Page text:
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Thursday, March 27, 2014

Learning from Eric Ericson - I


Eric Ericson (1918-2013) was one of the major choral conductors of the last century. His work was influential for many of us and the standards he set with his own Chamber Choir, with the Swedish Radio Choir, along with the men's chorus Orphei Drängar, raised standards around the world. The many tours with those three choirs (and the chamber choir at the College of Music), in addition to his many recordings, were how most of us first knew his work.

While he prepared and/or conducted most of the standard choral/orchestral masterworks, his primary focus and love was for a cappella music. It was always his goal with the Radio Choir, for example, to have 80% of the repertoire the choir sang be a cappella (he wasn't always successful with this).

As the primary teacher of conducting at the Royal College of Music in Stockholm he influenced generations of Swedish conductors from the early 1950's into the 1990s (for a considerable number of those years he was the teacher for all choral conductors, whether music education or church music, and for many years it was also the only place in Sweden where one could study conducting). Later in his career he influenced conductors from around the world through masterclasses and conducting courses.

I've written before about his use of the piano in rehearsal, but we'll explore more of what made Eric . . . well, Eric. And, of course, to ask which of his methods and approaches will be useful to us. A number of posts as well will be guest blogs or interviews with some of my Swedish friends who've known Eric for many years.

A wonderful interview with him from 1997, the 50th anniversary of his Chamber Choir, can be found here. It will tell you a lot to get started.

Thursday, March 20, 2014

The Young Conductor X - leadership 2

My last post introduced the importance of leadership (or the ability to lead) to be a successful conductor. Most of us learn much of what we know about leadership from our own conductors/mentors/models. This is one of the most important ways we learn.
 
But one can be more systematic and explore the rich literature on leadership. A quick search on Amazon led to 111,042 books on the topic! So there is no lack of books on leadership--it's more a question of figuring out which ones are worthwhile! Many come from the business world, others from the world of sports. As I mentioned, my series on John Wooden dealt in part with an approach to teaching, but leadership as well. I've read books by Nick Saban, Phil Jackson and others about leadership in the sports/coaching world. While I've read a fair number of books on business leadership over the years, most don't reside in my personal library. But I can certainly recommend Jim Collins' Good to Great and other books. I also like many of Stephen Covey's books and some of Tom Peter's.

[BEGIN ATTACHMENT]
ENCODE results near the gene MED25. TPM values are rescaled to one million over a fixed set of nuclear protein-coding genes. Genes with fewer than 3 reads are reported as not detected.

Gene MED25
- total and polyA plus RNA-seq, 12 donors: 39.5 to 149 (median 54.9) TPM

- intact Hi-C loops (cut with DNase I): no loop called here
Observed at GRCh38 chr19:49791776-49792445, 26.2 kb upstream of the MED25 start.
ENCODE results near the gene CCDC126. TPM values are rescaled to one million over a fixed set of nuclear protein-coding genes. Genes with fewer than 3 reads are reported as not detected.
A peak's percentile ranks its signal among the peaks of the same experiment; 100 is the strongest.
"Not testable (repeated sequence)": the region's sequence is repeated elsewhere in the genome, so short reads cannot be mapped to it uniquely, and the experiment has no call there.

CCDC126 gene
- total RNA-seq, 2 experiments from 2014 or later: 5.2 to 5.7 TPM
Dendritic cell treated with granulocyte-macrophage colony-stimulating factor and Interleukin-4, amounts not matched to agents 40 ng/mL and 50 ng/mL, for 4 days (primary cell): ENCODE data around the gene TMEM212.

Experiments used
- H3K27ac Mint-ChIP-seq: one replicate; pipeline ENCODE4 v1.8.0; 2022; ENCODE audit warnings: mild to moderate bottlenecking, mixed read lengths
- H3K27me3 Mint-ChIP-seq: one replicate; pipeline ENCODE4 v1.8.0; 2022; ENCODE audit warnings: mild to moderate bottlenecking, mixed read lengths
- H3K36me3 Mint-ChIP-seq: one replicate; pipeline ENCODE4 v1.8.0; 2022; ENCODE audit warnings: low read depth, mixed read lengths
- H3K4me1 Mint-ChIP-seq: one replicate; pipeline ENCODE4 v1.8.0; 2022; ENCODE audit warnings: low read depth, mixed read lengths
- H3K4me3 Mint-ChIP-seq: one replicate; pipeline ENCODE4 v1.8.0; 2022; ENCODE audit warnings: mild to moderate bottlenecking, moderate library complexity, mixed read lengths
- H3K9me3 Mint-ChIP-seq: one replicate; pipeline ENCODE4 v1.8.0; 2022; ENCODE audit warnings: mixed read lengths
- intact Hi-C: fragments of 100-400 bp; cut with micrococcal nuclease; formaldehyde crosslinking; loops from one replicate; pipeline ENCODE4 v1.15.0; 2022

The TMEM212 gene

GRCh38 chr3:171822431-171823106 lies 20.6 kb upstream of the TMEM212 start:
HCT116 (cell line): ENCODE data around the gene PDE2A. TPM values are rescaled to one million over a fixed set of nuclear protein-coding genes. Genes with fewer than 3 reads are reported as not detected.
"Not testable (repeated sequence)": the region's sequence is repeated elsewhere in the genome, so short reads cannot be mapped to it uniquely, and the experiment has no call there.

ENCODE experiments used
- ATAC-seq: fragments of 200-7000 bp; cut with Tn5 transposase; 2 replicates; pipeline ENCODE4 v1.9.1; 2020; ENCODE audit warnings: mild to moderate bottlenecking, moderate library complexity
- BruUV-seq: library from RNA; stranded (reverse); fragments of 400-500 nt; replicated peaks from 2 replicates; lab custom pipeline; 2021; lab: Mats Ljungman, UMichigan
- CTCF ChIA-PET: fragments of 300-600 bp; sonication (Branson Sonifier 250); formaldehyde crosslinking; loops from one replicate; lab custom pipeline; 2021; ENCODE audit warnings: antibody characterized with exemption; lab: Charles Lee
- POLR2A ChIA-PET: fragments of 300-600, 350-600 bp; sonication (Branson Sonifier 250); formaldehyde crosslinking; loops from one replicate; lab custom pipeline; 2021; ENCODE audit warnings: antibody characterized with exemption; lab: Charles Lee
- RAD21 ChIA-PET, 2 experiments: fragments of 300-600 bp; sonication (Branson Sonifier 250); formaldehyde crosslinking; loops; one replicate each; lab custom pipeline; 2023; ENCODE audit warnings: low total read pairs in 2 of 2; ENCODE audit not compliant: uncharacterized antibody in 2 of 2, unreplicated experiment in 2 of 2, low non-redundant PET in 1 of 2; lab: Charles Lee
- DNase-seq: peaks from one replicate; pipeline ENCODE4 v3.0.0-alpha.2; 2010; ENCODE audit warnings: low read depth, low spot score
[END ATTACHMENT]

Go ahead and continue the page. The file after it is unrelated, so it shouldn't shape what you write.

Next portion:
In the music world, Benjamin Zander, long-time conductor of the Boston Philharmonic (not Symphony!), has a book co-authored with his wife, The Art of Possibility, plus a number of videos and a TED talk.
 
Ramona Wis has an excellent book, The Conductor As Leader, which deals directly with all these issues and which I can strongly recommend. She speaks a lot about "servant leadership," which is one model I find very helpful. This means that the leader is also a servant to her ensemble--what do you do to help your singers grow? How do you serve the composer's intentions? This is in contrast to a dictatorial style of leadership (which can also work, of course). I have a recent post on my personal blog about my HS teacher/mentor/friend, Neil Lieurance, who just died Sunday. He's a prime example of a servant leader--I owe him my career.
 
Kenneth Owen commented on my second post and my statement there that leadership was essential for success (but was rarely taught), with a link to his own blog on choral leadership, and I can recommend it highly.
 
The point is much the same as with my other blog posts: growth as a conductor is life-long. There's always more to learn. Young conductors who look towards a successful career should be exploring ideas about leadership throughout their careers. Jump in and begin to read more about the topic from the musical world, but also other fields where leadership is all-important. Talk to your mentors/teachers about this topic, ask questions, ask why they do what they do.
 
Again, the fun of this career is that you can always grow, always be better. And learning to be a leader is an important part of that growth.

Wednesday, March 12, 2014

The Young Conductor IX - leadership 1

As I mentioned earlier in this series, it's rare that there's a place in any undergraduate music education curriculum, or even MM or DMA curricula in choral conducting on the topic of leadership. This is one of those things that's incredibly important, but rarely taught directly. It may be that your music ed or conducting teacher talks about this informally or in an open choral seminar, but most of us have to pick up ideas about leadership by ourselves.
 
And what do we mean by leadership? Martin Chemers, in his An Integrative Theory of Leadership, says leadership is, "a process of social influence in which one person can enlist the aid and support of others in the accomplishment of a common task."
 
That is not a bad definition of leading a choir. Ask yourself how your mentors/conductors do (or don't) enlist the support of their choirs towards to common task we have of making music and presenting it to the public. When we discuss leadership, we aren't talking about "management," although our administrative skills are also important. For me, the leader is one who inspires, who gets her choir to achieve beyond the level that they (and perhaps others) thought was possible.